The History of the Peloponnesian War

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Oxford University Press, 1943 - History - 399 pages
Thucydides wrote the story of the first democracy in history, and of the fortunes and fall of its empire, but his pages contain the modern world-scene in miniature. Ancient Greece is twentieth-century Europe, incapable of union, tearing itself to pieces in wars it did not desire but could not avoid. Here are familiar modern phenomena -- democracy and imperialism, the class struggle, the revolutionary spirit, the technique of aggression, cynical Real-politik, the importance of sea-power, even quisling and evacuation problems -- together with a brilliant account of campaigning in Sicily. The tale is told by a great political thinker, whose penetrating insight and dramatic power caused Macaulay to call him the 'greatest historian that ever lived'. His work, slightly abridged is here present in translation with an introduction and notes.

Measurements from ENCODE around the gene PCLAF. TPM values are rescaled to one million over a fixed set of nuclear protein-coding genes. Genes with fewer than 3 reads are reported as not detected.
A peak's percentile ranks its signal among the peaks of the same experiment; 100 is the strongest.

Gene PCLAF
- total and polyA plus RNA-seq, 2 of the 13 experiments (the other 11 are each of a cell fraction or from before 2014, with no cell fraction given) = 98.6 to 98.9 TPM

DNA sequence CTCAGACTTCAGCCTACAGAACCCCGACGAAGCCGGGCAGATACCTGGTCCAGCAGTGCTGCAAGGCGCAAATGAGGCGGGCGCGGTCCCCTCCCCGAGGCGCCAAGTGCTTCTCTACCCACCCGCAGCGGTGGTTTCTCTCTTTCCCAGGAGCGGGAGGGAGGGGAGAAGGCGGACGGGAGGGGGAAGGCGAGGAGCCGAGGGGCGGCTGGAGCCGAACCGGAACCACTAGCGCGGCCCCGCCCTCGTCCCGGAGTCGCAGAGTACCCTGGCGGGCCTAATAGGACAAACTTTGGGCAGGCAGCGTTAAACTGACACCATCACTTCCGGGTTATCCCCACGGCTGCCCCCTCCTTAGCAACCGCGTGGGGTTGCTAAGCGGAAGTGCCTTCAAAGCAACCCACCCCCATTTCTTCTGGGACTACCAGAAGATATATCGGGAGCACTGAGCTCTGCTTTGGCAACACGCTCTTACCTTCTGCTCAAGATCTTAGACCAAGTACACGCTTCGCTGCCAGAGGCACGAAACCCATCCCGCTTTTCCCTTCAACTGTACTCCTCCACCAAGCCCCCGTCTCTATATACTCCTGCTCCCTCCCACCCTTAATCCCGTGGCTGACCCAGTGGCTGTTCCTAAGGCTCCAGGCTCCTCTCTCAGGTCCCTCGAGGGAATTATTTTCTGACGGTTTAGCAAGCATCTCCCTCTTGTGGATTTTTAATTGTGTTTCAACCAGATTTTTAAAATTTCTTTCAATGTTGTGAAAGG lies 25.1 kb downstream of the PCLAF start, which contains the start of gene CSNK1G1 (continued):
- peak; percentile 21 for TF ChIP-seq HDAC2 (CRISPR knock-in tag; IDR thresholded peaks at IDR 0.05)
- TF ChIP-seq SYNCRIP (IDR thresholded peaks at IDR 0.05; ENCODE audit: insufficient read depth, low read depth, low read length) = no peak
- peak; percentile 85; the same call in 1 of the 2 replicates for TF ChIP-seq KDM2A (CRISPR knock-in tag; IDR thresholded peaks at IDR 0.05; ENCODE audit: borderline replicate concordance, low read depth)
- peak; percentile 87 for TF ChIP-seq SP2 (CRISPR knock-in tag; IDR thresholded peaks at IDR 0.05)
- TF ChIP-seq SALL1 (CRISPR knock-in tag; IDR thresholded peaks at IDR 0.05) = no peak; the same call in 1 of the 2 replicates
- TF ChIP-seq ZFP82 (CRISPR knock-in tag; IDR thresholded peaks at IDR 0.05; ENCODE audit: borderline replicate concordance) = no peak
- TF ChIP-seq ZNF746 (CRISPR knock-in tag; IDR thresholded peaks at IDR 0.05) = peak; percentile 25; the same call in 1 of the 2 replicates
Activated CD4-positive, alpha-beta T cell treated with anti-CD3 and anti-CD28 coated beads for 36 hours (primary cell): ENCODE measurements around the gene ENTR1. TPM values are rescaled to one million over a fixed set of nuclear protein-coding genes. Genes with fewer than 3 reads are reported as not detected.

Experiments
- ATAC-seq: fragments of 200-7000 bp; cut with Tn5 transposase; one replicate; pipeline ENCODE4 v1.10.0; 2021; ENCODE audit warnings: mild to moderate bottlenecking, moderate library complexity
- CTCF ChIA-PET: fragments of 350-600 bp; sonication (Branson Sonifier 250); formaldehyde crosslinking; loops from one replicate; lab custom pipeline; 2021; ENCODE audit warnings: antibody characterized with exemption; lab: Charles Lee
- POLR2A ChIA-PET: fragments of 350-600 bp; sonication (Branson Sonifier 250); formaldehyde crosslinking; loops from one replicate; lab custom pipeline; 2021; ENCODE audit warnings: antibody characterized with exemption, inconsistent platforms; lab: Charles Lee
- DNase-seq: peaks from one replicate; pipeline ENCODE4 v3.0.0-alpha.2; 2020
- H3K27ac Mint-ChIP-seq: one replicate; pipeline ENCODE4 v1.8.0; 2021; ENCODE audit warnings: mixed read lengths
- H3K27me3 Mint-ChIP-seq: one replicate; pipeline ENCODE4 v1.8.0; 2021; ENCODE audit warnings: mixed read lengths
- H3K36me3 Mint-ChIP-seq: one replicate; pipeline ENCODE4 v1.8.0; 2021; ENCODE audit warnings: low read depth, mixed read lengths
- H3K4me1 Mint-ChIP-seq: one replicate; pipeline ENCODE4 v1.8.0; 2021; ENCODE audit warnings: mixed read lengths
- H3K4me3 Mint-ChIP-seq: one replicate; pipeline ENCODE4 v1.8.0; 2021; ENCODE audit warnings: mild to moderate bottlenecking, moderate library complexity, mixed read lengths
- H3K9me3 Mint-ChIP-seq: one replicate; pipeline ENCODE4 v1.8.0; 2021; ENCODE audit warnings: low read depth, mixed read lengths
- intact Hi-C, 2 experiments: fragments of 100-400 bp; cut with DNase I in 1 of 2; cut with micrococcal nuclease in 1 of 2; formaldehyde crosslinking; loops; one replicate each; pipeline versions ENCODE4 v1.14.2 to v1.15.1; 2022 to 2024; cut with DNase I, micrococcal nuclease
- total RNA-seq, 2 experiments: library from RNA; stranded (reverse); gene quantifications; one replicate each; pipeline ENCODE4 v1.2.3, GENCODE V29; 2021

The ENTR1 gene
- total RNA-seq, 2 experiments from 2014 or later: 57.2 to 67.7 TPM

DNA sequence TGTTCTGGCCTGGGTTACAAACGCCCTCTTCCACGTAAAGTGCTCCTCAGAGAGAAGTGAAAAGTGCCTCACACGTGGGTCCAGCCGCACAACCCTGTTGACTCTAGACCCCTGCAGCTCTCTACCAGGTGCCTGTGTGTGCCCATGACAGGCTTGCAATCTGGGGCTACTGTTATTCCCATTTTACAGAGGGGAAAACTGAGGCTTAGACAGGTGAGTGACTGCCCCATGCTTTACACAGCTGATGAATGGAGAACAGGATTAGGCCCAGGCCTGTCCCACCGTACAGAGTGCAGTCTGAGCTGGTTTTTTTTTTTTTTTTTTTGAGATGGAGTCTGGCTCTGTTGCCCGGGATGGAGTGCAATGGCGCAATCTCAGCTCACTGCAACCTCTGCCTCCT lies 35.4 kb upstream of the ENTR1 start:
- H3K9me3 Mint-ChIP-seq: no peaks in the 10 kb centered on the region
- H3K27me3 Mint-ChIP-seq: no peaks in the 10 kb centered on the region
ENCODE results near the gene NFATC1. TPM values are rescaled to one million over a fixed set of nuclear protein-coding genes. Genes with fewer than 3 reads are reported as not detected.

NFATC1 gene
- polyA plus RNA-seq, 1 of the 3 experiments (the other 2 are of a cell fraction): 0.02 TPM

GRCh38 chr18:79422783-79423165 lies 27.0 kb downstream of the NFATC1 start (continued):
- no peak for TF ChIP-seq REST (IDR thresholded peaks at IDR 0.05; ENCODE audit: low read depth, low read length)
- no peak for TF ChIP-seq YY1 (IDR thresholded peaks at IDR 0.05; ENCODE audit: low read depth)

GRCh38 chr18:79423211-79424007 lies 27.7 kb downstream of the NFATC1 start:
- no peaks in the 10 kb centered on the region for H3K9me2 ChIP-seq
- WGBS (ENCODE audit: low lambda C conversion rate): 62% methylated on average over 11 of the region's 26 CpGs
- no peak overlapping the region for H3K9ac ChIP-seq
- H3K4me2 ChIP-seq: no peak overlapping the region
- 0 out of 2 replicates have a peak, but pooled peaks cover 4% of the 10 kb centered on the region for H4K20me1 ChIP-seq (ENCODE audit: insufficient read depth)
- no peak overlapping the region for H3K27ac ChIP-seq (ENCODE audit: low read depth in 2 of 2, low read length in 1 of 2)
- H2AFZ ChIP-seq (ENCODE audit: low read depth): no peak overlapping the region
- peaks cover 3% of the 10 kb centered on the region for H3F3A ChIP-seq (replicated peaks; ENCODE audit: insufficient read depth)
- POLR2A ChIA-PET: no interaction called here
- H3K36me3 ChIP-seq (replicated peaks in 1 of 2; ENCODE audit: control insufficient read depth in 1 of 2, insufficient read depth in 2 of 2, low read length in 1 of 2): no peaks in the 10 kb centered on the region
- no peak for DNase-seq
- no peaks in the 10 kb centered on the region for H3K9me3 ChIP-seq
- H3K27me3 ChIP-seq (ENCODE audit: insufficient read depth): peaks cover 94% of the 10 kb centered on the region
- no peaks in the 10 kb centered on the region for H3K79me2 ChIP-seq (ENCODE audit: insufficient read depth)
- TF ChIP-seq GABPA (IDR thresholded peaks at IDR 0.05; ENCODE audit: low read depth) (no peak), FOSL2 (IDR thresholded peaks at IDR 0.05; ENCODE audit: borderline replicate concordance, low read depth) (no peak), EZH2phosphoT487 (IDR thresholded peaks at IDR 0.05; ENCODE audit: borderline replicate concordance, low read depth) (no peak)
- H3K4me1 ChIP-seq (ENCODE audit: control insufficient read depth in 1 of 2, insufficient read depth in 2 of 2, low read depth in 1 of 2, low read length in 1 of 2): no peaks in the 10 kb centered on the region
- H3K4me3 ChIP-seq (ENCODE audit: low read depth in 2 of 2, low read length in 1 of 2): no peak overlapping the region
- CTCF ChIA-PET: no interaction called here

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Contents

INTRODUCTION
xi
BOOK I
33
From the end of the Persian to the beginning
47

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About the author (1943)

Thucydides (between 460 and 455 BC-circa 400 BC) was an ancient Greek historian.

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